Regardless of which type of therapy you receive, the core of a physical therapy program centers on exercise and stretching, pain relief techniques, reduction of inflammation, improved circulation, and improvement of balance, gait, and posture.

In addition to these benefits, exercise also triggers the release of endorphins, which are natural hormones that reduce pain perception and increase feelings of well-being.

As you learn to manage pain and work to regain functional mobility, you can achieve a greater sense of control over your body, which can help reduce negative emotions and thoughts.

Besides exercise, other physical therapy components and modalities may include:

  • Relaxation techniques
  • Hot or cold therapy
  • Aqua therapy, which is often more comfortable for those in pain
  • Therapeutic massage and myofascial and connective tissue release techniques
  • Iontophoresis to deliver medications through the skin
  • Electrical stimulation to block pain signals and improve circulation
  • Ultrasound to reduce inflammation, relieve pain, and increase circulation
  • Light therapy to accelerate the healing process
  • Postural, gait, and body mechanics training

How You Can Help Your Mind, Body, and Emotions to Heal

You enjoy your highest sense of well-being when you are in balance mentally, physically, and emotionally. Even pain and setbacks are more manageable when the way you think, behave and feel is in sync.

Working with a physical therapist and other health professionals can make a dramatic change in the way you perceive both emotional and physical pain. Taking personal responsibility for your role in the healing process is equally critical.

When you take an active role in your recovery, you refuse to be a victim. Instead, you are focused on making the changes you need to be healthier and happier. Once you actively commit to healing, positive changes begin to happen.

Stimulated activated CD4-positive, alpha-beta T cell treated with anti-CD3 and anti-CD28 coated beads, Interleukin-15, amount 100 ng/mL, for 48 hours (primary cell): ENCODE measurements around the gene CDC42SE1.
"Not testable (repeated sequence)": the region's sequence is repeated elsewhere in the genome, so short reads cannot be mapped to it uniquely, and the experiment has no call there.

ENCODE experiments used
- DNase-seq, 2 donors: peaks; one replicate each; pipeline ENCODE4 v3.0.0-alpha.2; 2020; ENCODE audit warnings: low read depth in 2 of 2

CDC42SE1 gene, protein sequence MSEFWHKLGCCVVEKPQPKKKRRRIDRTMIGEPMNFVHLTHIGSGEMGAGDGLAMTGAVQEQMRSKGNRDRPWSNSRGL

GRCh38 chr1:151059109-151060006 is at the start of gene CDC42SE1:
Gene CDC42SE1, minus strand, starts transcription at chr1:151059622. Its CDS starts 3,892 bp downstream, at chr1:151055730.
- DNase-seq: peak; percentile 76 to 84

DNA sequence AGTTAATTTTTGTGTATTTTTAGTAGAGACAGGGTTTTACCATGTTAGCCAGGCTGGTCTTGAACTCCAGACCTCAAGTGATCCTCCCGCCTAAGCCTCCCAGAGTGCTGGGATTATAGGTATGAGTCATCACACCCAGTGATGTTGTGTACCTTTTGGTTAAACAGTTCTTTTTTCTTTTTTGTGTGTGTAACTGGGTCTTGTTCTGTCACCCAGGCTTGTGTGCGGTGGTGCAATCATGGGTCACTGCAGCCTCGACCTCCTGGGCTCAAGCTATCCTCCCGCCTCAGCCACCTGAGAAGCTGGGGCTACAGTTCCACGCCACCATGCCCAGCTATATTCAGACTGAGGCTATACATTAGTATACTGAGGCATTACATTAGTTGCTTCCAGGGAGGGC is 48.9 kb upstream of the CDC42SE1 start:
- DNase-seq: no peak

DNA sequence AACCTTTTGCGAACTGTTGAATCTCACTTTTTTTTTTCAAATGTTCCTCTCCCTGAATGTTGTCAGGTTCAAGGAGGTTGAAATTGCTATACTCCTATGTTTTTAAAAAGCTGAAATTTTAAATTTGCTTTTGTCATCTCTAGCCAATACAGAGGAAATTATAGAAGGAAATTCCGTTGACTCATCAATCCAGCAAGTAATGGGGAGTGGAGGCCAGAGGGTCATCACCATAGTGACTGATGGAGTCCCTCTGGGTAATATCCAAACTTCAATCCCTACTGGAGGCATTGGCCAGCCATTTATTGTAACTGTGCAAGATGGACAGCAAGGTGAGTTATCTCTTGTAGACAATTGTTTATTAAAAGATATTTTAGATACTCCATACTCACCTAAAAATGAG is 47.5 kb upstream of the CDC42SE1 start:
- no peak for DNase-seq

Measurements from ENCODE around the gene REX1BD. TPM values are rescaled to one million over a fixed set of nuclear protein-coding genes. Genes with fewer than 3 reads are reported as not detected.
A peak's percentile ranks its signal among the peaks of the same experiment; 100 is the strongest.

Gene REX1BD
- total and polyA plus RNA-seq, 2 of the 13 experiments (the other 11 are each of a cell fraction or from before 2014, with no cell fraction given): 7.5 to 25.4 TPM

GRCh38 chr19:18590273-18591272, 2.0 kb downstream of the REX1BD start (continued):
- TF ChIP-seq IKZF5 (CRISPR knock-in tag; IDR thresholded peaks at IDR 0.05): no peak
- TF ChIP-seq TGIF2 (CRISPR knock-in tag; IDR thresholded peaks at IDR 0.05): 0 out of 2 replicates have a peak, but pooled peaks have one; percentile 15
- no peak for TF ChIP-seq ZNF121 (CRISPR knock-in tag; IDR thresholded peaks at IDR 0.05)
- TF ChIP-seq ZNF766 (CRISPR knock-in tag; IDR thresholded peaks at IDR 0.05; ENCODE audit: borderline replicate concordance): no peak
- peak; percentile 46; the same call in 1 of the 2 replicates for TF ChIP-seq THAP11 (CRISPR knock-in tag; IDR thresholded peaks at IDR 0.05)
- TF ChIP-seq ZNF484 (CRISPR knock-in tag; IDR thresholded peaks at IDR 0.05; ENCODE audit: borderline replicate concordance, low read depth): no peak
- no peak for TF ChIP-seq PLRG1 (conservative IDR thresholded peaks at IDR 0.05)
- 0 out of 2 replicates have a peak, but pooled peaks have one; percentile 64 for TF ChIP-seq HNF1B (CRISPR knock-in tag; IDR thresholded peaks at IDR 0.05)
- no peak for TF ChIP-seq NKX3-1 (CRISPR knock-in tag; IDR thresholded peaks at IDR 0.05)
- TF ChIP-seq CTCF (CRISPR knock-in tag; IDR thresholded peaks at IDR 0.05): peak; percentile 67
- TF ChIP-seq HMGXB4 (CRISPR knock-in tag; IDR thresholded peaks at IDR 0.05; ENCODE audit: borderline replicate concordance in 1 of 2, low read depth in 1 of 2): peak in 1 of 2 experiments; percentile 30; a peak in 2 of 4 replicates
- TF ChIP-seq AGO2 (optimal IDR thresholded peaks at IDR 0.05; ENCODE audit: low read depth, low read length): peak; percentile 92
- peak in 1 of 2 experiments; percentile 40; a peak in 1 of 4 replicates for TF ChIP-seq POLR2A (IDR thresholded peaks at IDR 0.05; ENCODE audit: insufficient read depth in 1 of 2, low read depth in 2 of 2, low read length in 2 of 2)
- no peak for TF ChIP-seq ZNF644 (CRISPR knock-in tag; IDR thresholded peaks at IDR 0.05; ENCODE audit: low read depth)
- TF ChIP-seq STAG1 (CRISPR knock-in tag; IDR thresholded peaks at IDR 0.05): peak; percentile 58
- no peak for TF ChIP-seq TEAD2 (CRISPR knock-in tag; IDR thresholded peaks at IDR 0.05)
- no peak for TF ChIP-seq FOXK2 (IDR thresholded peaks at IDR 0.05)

Consider some of the following ways to heal your mind, body, and emotions.

  • Practice meditation or mindfulness. A study published in The Journal of Neuroscience found that subjects who practiced mindfulness-based meditation reported significantly less pain intensity than those who did not practice mindfulness.
  • Get enough sleep, but not too much. Healthy sleep is essential to emotional and physical health. Here are ten tips for healthy sleep from the Mayo Clinic.
  • Practice deep breathing. Deep breathing not only oxygenates the body but also triggers your relaxation response. When your muscles are more relaxed, your sensation of pain and negative emotions can decrease. See eight deep breathing exercises to reduce anxiety.
  • Try positive thinking techniques. Watch or read uplifting stories and reduce your exposure to negative news, movies, and TV shows. Spend time outdoors, connecting with nature.
  • Practice yoga. Many studies find yoga effectively reduces stress, anxiety, and depression and improves energy.
  • Consider acupuncture. Results of a systematic review of randomized controlled trials found acupuncture “can significantly reduce pain and depression.”
  • Eat well. Commit to a healthy diet with plenty of fruits, vegetables, and proteins. Avoid refined sugar and processed foods. Drink recommended amount of water daily.
  • Exercise regularly. Commit to the home exercise program your physical therapist has designed for you. Stay physically active.
  • Engage in activities you enjoy with positive people. Express your creativity through dance, music, art, writing, or any avenue that appeals to you. Imagination lifts the mood and enhances healing.
  • Keep a gratitude journal. When you focus on what you are grateful for, you are happier, calmer, more relaxed, and sleep better.

Trust MOTION Physical Therapists to Transform Your Life

Since 2015, MOTION has provided transformative physical and occupational therapy services to clients of all ages. At MOTION, our mission is to improve the quality of your life and help you get back to what moves you. We want each client to live a life as free of limitations as possible.

We understand how pain, negative thoughts, stress, and fear can interfere with your quality of life. That is why we address both the functional and emotional needs of your body while we work to reduce or eliminate your pain.

Guided by our values of compassion, empowerment, integrity, and teamwork, we promise we will not stop until we accomplish our mission to help you live your best life.

It is important to make patients aware most states do not require a physician referral to see a physical therapist, so feel free to contact us directly to book an appointment or learn more about our services.